Flavored Vinegar. My new obsession. I have recently been stung by the flavored vinegar bee. Flavored vinegar can add that extra flavor boost to so many different recipes. It can be drizzled on grilled or roasted meats, grilled or roasted fruits and roasted vegetables even drizzled over ice cream. Flavored vinegar can be added to marinades and/or used as a baste. It be used to make a fantastic salad dressing too. Violet Vinegar has a clean crisp fruity flavor.
My yard is literally full of tiny sweet violets. Spent the afternoon sitting on the lawn, picking and inspecting violets. Sit in the warm sunshine, listening to the birds chirping until You have two clean, empty jars full of violets. Just think how your grand-children will enjoy participating in this “job” and the only payment necessary would be an ice cream cone. Making your own flavored vinegar is easy and fun.
- 1 cup fresh violet flowers
- 2 cups white wine vinegar
- Go out in your yard and pick 1 cup fresh violet flowers, from un-sprayed areas.
- Gently rinse violets if you feel it's necessarily.
- I inspect my violets while I'm picking them.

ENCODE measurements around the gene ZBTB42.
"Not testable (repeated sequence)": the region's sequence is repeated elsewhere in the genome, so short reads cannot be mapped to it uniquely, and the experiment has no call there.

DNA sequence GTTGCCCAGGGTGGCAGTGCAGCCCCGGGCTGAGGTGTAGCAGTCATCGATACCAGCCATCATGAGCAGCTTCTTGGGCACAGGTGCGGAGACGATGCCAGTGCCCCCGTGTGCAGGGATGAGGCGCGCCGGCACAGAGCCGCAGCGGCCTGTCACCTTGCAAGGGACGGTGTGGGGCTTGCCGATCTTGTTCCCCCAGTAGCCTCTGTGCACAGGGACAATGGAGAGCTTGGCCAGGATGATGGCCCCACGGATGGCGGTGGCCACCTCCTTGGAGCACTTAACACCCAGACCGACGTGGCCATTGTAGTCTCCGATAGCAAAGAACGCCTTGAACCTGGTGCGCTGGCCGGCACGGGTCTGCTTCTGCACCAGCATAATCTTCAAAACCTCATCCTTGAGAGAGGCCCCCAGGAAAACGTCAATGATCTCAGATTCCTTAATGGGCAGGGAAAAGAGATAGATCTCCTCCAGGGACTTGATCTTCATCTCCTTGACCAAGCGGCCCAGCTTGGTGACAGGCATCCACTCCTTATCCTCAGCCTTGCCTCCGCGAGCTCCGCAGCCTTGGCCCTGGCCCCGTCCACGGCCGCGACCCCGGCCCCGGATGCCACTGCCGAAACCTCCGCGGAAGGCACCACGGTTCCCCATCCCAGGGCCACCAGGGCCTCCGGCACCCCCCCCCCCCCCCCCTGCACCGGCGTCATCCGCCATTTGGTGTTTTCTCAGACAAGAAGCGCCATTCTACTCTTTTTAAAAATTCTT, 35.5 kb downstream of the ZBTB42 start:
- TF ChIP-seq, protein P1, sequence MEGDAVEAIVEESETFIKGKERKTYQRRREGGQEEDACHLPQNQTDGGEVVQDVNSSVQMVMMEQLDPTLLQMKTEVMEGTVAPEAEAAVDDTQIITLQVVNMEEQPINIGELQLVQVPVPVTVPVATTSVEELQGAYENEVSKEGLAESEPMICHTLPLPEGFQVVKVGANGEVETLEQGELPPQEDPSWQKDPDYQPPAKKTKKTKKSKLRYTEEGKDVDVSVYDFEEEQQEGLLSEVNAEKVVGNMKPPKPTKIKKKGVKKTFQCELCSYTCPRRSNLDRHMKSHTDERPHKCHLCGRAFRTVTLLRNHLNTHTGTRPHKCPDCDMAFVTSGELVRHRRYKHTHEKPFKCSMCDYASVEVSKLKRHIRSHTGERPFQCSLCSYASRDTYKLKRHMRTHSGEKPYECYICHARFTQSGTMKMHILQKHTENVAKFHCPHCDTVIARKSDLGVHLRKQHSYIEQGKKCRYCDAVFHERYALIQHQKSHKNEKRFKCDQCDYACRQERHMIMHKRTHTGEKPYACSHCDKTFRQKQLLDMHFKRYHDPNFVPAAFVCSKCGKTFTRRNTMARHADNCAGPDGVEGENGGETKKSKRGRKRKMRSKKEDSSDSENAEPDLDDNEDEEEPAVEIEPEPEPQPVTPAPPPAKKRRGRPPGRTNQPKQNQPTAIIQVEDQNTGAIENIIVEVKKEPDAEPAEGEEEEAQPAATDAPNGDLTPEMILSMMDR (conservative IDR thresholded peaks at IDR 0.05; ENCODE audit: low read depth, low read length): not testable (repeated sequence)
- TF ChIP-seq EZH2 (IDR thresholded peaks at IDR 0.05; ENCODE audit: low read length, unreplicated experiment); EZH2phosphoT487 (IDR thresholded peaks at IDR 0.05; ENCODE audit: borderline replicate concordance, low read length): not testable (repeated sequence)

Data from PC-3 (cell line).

- Put violets in a clean glass jar.
- Use a jar that is large enough to hold 3 cups of liquid.
- Fill jar 1/2 full of violets.
- Pour 2 cups white wine vinegar over violets.
- Cap with a non-metallic lid.
- *Vinegar will corrode metal.*
- If you only have a metal cap, place a layer or two of plastic wrap between cap and vinegar.
- Let this mixture sit for a week or two in a cool, dark place.
- Strain the vinegar.
- Store in a bottle with a cork cap in a cool, dark place for a year or longer.
After One Week
After only 2 days, the color from the violets is a beautiful color. Within one weeks time, the vinegar took on a slightly deeper color of pink, with just a hint of lavender. Violet vinegar is not only delicious, its beautiful to look at. Violet vinegar takes on a slight floral taste from the violets. It’s a must try vinegar on a simple salad of mixed greens.
For this recipe we used Pompeian Vinegar